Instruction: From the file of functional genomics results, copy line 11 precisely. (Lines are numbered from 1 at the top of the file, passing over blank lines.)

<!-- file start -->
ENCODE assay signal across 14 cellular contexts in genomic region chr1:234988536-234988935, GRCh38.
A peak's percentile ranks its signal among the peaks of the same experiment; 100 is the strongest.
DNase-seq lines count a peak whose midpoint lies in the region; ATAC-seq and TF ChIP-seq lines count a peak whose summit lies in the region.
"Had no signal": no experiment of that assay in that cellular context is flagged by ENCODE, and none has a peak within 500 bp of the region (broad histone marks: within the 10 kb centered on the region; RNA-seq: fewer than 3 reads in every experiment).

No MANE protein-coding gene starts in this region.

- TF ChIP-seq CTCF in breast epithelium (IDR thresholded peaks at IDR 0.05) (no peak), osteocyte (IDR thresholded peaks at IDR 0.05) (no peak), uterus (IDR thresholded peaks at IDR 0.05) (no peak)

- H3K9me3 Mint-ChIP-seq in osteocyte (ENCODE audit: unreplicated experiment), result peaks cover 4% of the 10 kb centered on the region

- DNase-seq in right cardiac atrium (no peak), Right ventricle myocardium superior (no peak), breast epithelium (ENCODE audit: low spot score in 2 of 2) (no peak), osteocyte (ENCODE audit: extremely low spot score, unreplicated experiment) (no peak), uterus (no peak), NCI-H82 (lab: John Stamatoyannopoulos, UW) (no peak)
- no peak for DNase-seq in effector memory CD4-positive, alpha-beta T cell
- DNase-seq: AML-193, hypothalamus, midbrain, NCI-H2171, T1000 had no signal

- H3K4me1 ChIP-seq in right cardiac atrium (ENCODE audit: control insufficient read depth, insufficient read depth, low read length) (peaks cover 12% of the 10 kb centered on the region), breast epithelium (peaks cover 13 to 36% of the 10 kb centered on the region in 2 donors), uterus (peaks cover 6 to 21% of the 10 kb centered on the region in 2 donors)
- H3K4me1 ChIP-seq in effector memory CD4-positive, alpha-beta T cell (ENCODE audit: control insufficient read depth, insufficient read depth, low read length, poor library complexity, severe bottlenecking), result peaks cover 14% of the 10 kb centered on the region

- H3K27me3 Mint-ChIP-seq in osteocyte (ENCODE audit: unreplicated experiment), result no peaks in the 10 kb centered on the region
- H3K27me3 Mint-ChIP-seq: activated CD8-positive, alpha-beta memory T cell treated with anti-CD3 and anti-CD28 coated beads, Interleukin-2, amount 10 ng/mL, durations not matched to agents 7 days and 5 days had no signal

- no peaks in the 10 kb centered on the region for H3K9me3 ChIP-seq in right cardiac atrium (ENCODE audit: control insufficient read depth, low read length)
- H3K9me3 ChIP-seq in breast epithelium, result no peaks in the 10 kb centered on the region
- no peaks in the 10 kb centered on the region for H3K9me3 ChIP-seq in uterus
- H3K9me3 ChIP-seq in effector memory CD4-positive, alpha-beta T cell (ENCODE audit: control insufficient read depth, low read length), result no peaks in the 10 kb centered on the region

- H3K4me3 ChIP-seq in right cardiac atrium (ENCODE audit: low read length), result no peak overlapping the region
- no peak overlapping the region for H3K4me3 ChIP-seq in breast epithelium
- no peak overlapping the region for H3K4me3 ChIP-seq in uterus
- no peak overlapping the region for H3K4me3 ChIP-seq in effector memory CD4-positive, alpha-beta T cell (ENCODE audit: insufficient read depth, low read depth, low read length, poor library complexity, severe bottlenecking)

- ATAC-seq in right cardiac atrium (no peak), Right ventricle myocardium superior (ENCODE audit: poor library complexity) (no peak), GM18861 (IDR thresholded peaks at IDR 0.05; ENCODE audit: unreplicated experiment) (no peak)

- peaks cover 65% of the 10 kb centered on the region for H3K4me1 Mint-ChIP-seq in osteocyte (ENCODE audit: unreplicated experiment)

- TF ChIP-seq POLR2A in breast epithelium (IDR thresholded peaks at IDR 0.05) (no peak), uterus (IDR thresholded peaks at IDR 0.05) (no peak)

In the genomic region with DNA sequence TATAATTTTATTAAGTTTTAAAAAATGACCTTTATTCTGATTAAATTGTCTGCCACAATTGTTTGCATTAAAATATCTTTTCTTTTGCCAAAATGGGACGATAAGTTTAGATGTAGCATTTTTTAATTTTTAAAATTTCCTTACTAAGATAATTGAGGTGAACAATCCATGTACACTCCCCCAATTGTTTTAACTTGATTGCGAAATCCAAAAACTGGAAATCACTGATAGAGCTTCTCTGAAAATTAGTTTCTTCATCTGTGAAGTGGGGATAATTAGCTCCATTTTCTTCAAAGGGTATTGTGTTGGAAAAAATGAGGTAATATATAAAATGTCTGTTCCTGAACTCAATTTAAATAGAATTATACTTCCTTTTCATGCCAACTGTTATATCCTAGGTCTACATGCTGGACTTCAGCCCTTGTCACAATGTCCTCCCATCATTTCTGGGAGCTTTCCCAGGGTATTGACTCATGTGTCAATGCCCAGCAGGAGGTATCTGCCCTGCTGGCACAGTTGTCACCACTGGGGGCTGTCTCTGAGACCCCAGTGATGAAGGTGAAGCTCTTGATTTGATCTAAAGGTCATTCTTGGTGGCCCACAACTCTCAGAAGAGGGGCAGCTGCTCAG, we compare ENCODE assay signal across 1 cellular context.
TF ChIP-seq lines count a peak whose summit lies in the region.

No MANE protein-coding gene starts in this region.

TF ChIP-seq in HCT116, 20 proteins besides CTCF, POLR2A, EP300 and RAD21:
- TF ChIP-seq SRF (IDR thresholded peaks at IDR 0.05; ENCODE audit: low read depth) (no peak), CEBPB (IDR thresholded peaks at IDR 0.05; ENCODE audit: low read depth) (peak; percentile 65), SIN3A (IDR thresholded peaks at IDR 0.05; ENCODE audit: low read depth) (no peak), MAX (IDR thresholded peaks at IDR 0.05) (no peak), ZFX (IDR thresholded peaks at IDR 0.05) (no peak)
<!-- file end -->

- H3K4me1 ChIP-seq in right cardiac atrium (ENCODE audit: control insufficient read depth, insufficient read depth, low read length) (peaks cover 12% of the 10 kb centered on the region), breast epithelium (peaks cover 13 to 36% of the 10 kb centered on the region in 2 donors), uterus (peaks cover 6 to 21% of the 10 kb centered on the region in 2 donors)